When several hundred miners became ill from drinking water, Julia turned her palace into a hospital and herself into a nurse. During the Civil War she raised huge sums for Lincoln's Sanitary Commission, the Red Cross of its day. But as Virginia City grew in size and as hundreds of proper ladies and gentlemen moved into the community, Julia Bulette's status began to change. Her boys still loved her, but the forces of uplift were becoming too powerful. She could no longer sit in the orchestra of the theater surrounded by dozens of admiring men. Instead she occupied a box at the side, partially curtained to keep off the glares of the righteous.

In 1867, attracted by Julia's storied collection of jewelry, three thugs crept into her palace on a winter's night and strangled her in her bed. Her funeral was perhaps the most impressive Nevada has ever seen: thousands of men, led by the firemen and the state militia band, mournfully followed her body to its grave in unconsecrated ground--while the respectable element of Virginia City remained indoors behind drawn shutters. On the way home the band, not in levity, cut loose with the gay, marching strain of The Girl I Left Behind Me, and the miners wept.


PROVOCATIVE ACTRESS, Adah Issacs Menken toured West for years in melodrama Mazepa. Play's high point came when Ada, clad in pink tights which gave the effect of nudity, rode across stage tied to a horse's back.

Adah Isaacs Menken was no martyr and her color was shocking pink, like that of her theatrical tights and the faces of the men who gaped at her. To many of these Adah was the premier sight of the West, the Rockies a very poor second. Even Mark Twain, who had a notably level eye in his head, saw her as a "whole constellation ... a magnificent spectacle ... like a vast spray of gas-jets."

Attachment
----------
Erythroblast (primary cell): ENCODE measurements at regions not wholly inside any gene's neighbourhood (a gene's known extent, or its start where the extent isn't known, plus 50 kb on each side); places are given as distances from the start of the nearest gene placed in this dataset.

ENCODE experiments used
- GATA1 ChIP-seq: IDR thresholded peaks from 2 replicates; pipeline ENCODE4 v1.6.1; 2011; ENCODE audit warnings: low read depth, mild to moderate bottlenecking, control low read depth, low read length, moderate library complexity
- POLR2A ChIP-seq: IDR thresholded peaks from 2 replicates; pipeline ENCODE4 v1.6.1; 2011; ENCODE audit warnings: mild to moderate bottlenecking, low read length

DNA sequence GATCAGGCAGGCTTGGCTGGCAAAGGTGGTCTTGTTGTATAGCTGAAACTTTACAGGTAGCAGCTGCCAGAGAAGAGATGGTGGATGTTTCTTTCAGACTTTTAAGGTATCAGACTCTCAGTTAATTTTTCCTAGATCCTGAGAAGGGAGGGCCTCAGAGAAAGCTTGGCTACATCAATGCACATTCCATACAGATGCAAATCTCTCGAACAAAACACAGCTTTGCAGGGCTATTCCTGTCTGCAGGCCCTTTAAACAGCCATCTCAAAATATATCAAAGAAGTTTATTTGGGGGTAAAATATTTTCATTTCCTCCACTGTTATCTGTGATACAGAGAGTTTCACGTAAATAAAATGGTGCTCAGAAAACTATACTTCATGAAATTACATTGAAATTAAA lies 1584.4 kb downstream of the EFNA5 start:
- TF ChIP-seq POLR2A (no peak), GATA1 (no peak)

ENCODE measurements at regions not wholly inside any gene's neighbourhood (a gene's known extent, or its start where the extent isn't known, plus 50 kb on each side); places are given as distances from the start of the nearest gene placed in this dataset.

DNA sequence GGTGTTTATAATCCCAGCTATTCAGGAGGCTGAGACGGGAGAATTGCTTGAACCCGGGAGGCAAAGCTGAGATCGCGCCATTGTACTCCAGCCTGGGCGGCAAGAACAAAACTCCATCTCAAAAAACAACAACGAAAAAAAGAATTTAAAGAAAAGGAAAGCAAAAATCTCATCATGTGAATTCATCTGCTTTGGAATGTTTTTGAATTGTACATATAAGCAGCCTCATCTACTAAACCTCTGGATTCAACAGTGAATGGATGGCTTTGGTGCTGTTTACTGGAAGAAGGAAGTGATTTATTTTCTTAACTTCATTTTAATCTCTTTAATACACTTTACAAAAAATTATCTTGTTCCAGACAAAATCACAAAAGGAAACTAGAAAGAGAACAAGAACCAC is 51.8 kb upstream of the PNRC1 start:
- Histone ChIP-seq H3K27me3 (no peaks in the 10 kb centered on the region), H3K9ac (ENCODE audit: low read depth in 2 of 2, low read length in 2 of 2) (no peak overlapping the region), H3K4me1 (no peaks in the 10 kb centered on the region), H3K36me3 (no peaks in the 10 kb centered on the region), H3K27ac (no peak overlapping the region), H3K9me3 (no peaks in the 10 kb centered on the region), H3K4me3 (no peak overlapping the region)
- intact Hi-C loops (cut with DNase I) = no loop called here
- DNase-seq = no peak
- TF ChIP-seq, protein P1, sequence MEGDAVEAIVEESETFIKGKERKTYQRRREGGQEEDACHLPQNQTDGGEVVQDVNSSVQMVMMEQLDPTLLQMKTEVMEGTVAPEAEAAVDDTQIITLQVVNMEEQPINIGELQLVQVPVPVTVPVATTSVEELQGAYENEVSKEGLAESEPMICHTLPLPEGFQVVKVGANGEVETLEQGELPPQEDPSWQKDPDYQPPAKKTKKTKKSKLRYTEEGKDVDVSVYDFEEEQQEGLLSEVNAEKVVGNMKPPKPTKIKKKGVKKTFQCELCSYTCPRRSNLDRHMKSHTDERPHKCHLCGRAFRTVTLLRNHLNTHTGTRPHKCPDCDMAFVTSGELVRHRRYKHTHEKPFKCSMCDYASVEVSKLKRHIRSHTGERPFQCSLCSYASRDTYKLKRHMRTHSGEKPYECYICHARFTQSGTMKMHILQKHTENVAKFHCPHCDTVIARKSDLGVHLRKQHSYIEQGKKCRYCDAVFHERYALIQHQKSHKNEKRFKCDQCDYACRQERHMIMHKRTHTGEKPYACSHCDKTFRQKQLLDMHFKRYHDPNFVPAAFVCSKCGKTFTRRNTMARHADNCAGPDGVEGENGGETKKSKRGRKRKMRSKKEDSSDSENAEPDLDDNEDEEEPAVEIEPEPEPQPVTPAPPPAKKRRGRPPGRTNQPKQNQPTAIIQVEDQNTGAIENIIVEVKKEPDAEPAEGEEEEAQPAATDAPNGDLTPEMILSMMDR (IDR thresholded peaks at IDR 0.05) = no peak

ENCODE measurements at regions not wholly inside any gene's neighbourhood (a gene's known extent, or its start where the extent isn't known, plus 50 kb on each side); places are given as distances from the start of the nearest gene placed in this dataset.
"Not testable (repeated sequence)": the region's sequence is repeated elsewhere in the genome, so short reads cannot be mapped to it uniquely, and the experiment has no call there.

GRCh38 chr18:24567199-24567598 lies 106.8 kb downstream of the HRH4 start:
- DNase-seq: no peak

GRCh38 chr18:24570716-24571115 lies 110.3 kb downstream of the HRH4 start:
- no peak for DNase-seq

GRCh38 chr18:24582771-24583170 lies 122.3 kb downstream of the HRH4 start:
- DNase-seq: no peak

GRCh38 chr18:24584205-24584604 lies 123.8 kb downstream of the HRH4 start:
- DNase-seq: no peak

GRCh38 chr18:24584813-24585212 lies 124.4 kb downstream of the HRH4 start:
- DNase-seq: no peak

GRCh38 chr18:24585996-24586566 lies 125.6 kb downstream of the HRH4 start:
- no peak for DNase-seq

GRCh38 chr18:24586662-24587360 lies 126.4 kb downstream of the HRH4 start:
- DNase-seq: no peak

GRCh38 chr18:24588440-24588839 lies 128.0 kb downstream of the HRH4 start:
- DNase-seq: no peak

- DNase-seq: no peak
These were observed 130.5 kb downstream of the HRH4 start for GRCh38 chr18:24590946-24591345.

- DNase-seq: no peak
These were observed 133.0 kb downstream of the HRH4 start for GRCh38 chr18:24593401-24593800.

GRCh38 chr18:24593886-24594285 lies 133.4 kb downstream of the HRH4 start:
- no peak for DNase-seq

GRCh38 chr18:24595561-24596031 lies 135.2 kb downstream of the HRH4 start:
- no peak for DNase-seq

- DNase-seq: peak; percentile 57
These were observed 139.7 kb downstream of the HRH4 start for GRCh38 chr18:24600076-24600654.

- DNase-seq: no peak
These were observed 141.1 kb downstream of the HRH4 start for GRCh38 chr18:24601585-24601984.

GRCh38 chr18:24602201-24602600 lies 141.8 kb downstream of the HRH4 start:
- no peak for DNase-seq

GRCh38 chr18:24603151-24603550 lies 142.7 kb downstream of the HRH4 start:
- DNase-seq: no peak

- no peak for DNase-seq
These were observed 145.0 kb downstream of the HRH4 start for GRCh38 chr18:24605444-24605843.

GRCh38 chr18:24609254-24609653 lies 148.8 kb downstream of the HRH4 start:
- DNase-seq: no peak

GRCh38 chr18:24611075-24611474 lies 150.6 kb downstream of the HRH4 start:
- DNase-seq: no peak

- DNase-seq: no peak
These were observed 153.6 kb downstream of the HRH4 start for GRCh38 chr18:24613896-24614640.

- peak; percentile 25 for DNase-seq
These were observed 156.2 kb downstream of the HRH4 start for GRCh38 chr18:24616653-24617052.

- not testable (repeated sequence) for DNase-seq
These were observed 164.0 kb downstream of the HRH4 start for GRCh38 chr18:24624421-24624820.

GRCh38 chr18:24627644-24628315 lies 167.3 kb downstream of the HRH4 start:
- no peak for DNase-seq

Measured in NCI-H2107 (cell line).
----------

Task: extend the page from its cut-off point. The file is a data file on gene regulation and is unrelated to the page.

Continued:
Adah ,was a strip-teaser who managed to tease without really stripping, Part and perhaps most of her attraction lay in her face and figure, but she also had that hint of wickedness about her that makes an attractive woman more so. She told fascinating tales about her past. some of which may have been true. Had she really been raped at 15 by her mother's lover? Captured by Indians and saved by the Texas Rangers? Had she been a ballet dancer, a circus rider and a teacher in a girls' seminary? Only Adah knew, and she manufactured a different story for every reporter who interviewed her, meanwhile flaring her pink nostrils that "open and shut like those of a war horse." In any case the demonstrable truth was vivid enough. She was a highly intelligent girl who wrote poetry, although it was not very good poetry. When she visited England, Algernon Charles Swinburne, the British poet, tried to suggest this to her one morning at breakfast when he remarked, "My darling, a woman with such beautiful legs as yours shouldn't bother with poetry." In addition to close friends such as Algernon, Adah had four husbands. One of them scarcely counted, to be sure, because she only married him in annoyance when she was seven months pregnant, and left him three days later. Another was Big John Heenan, the American heavyweight bare-knuckle champion. whose conversation was limited almost entirely to oaths and who practiced his left jab on her.

Adah came to the West in 1863, when she was either 22 or 28, depending on which of her autobiographical stories one believed. As the star of a melodrama called Mazeppa, she fell, toward the close of Act I, into the clutches of a villain who had plotted a long-drawn-out equestrian murder. "Bring forth the untamed steed" he cried to his minions, and presently they led on stage a real, live horse. Stripped, Mazeppa was bound to the steed's back and sent forth into the world. "Now let the scorching suns and piercing blasts, devouring hunger and parching thirst, with frequent bruises and ceaseless motion, rend the vile Tartar [Mazeppa] piecemeal!" shouted the villain. In Act II, the horse galloped on a treadmill past changing scenery, unrolled yard after yard, showing steppes and mountains, wolves and vultures. Writhing on the horse's back, Adah cried, "Eternal Heaven! Where will these horrors end?" She was not naked. The modern eye would find nothing indecorous in her opaque, skin-tight costume. But to the Victorian eye she seemed utterly unclad and wildly provocative. Everywhere she went -- Virginia City, San Francisco, Salt Lake City -- she left windrows of deliciously shocked and restless men. Long after poor Adah died in Paris in 1868, aged 27 or 33, those men remembered her, and many an oldtimer had as his proudest boast not the fact that he had looked the fierce Comanche in the eye or had a drink with old Jim Bridger but that he had seen Adah on that horse.